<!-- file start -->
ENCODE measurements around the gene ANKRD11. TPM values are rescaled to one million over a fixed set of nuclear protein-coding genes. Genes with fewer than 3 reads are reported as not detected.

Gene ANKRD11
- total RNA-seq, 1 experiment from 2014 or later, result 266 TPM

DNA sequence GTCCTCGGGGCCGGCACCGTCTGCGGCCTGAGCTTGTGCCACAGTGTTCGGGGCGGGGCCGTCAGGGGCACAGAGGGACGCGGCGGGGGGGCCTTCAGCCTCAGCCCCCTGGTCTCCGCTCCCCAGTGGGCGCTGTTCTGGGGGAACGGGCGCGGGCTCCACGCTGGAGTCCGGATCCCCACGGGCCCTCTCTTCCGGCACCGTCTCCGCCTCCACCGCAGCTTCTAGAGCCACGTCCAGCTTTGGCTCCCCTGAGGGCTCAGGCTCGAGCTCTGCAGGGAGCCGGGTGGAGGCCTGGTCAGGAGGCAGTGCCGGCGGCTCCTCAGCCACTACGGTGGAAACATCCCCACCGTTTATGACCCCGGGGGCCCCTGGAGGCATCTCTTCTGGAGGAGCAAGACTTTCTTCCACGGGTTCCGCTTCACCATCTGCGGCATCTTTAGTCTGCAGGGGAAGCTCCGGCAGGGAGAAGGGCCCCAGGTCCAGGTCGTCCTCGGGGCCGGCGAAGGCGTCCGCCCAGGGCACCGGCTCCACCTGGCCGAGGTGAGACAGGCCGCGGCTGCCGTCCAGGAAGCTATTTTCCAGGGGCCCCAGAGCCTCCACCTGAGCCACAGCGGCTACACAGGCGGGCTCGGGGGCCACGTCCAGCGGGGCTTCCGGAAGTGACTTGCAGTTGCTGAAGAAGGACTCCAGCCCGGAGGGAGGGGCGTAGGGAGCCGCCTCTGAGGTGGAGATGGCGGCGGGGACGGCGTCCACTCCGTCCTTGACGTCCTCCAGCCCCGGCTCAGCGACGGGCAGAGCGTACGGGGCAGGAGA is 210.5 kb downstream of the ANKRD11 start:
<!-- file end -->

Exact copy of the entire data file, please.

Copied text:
ENCODE measurements around the gene ANKRD11. TPM values are rescaled to one million over a fixed set of nuclear protein-coding genes. Genes with fewer than 3 reads are reported as not detected.

Gene ANKRD11
- total RNA-seq, 1 experiment from 2014 or later, result 266 TPM

DNA sequence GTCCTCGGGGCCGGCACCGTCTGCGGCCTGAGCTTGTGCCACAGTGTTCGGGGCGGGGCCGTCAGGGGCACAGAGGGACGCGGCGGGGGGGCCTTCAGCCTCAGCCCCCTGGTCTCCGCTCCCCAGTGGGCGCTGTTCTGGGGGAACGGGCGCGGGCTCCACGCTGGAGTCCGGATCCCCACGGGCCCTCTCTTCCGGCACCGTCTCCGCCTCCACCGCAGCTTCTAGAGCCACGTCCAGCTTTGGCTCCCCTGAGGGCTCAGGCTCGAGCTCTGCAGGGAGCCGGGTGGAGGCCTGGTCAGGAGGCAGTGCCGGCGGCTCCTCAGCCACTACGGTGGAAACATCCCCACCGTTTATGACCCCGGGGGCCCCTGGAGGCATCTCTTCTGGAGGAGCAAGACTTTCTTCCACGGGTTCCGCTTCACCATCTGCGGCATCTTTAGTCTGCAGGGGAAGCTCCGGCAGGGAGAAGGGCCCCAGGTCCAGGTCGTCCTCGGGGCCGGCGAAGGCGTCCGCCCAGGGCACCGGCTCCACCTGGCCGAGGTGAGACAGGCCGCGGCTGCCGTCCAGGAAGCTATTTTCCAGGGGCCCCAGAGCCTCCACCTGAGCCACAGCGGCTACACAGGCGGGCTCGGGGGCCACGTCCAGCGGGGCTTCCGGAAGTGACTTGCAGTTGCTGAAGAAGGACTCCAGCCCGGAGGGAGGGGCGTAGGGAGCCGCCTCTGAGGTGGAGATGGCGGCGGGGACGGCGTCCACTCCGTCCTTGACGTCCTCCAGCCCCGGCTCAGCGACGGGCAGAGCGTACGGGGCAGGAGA is 210.5 kb downstream of the ANKRD11 start: